WHAT'S THE BIG IDEA?

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Not since Shari Lewis and Lamb Chop has there been a human/puppet team as engaging as Angel and Flat-Eric, performing for Levi's Sta-Prest clothes. Then again, Flat-Eric's not just a puppet, says John Hegarty. The legendary CD of Bartle Bogle Hegarty, whose London office created the spots, insists that "we see him as a person."

According to Hegarty, the brief from Levi's suggested showing "some kind of relationship"; but copywriter Tony Davidson, art director Kim Papwort and agency producer Philippa Crane all agreed that standard steamy footage wouldn't do. Hegarty wearily describes the genre. "Hunky bloke and beautiful girl. She looks at him and unbuttons his jeans. It's boring and corporate."

Flat-Eric was inspired by a short film on the reel of the campaign's director, Quentin Dupieux, who works for Partizan Midi Minuit, Paris. That film features two characters who eventually merged into Eric, courtesy of the Jim Henson Creature Shop. Eric, a yellowish cross between a monkey and a teddy bear, sports a flat haircut -hence his nickname.

It's interesting to see how little happens in the spots, and how persuasive they are nonetheless. The three commercials to date center around Eric and Angel driving around in Angel's beat-up old car, listening to pounding techno tunes. Just one of the three spots, "Cop," has a semblance of a plot and more than a hint of product benefit. A cop pulls the duo over, eyes Angel's perfectly-creased garb suspiciously, and asks to see what's in the trunk. Cut to a closeup of a stash of neatly arranged Sta-Prest clothes, which make the cop realize his own impeccable uniform actually looks crumpled by comparison.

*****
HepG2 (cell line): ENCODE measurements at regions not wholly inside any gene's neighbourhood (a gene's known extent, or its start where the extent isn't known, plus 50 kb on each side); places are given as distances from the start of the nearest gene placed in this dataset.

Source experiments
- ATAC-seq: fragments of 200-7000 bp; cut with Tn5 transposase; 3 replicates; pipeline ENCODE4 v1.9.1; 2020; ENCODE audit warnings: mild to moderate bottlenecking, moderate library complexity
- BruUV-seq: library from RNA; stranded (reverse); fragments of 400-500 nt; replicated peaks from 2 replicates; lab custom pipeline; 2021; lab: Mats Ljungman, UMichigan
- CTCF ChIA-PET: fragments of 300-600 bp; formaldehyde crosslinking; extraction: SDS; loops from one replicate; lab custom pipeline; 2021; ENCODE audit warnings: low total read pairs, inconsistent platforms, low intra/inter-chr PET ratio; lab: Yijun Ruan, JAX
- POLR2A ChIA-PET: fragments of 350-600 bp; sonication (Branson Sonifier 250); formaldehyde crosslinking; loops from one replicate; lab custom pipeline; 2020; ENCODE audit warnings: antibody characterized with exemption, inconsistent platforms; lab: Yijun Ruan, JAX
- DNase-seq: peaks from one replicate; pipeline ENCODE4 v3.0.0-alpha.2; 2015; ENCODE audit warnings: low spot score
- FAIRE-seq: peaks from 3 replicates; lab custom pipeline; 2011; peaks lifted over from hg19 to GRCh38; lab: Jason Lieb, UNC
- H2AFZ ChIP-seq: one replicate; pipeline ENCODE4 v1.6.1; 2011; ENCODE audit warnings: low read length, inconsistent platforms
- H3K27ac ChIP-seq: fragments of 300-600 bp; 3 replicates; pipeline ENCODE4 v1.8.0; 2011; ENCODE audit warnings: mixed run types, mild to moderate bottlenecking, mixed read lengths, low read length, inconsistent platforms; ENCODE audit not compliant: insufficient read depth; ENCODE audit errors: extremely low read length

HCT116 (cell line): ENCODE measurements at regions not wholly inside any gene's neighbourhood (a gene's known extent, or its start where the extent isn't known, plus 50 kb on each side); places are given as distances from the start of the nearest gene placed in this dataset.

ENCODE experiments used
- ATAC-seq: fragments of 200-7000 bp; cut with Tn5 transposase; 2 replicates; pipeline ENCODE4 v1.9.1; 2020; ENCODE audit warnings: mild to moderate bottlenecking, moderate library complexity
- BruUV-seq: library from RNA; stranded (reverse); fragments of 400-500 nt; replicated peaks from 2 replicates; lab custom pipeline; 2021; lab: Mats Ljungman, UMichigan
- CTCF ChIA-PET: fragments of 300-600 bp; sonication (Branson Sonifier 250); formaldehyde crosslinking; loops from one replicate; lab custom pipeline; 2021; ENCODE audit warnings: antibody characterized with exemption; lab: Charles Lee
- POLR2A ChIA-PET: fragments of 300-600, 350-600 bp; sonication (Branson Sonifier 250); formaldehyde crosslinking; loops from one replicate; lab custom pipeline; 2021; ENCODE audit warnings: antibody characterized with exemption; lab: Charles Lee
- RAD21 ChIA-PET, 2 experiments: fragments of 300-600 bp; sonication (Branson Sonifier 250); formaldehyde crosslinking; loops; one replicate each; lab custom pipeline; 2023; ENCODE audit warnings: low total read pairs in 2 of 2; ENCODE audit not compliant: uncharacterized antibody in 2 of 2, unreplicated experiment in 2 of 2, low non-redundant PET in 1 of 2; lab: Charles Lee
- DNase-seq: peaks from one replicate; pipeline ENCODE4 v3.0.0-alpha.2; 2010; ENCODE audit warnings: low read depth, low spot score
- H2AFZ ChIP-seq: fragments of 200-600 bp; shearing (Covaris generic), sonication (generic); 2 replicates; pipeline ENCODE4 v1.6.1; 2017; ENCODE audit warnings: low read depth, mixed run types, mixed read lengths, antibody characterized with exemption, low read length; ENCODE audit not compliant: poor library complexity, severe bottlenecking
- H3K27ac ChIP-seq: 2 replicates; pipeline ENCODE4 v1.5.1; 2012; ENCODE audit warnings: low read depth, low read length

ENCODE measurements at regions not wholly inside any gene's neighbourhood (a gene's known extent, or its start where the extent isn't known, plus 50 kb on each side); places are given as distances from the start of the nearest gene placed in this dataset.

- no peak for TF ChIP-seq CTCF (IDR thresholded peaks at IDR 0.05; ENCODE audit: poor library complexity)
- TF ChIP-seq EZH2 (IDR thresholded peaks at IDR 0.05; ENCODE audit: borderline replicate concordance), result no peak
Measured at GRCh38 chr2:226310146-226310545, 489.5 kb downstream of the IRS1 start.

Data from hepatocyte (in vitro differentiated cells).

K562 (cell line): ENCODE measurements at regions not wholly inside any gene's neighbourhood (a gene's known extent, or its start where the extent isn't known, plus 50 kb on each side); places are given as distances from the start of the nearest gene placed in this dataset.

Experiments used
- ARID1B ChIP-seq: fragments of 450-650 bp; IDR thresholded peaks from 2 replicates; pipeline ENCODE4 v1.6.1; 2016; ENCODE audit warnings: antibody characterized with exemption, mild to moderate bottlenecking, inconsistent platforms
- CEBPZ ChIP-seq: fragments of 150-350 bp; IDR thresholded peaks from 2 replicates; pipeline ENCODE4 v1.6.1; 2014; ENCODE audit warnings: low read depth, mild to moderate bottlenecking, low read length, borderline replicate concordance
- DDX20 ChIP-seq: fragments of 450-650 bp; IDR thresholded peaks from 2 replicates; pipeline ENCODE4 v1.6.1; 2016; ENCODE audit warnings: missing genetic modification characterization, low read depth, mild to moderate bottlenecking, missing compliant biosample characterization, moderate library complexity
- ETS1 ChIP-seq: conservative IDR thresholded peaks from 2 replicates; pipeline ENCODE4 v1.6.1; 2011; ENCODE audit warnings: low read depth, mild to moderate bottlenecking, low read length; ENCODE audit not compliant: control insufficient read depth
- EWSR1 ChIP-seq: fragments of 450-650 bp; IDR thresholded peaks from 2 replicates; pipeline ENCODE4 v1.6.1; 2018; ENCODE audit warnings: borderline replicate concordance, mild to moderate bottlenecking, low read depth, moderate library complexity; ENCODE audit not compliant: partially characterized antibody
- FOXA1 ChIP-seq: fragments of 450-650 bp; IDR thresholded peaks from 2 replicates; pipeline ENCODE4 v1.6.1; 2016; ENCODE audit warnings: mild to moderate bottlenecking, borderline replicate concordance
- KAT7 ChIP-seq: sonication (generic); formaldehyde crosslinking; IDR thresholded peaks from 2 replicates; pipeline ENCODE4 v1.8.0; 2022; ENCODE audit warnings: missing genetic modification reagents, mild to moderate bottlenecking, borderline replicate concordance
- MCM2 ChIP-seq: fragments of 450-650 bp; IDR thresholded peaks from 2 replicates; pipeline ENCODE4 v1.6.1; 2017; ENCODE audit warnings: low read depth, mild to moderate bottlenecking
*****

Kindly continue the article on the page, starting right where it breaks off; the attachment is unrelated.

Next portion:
The other two spots seem like British counterparts to VW's famous "Da-Da-Da" spot: two guys cruising, in a script that's seemingly pointless but hugely likable. "Dancing" simply shows Eric grooving away to the music as Angel drives, in a piece of brilliant puppeteering (Henson's people again). The track was composed by Dupieux and made it to the top of the U.K. dance charts. In "Fly," Angel naps as Flat-Eric sucks down a soda, watching a fly that eventually lands on Angel's leg. There's a closeup, and Eric swats the fly. Why does this scene take place? "Why not?" Hegarty counters, before his rational side kicks in: "It was a great way to get a closeup of the fabric and show the product without being corny and boring."

The campaign is running throughout Europe, and it's also available on www.eu.levi.com. There's no word yet on whether Levi's intends to introduce

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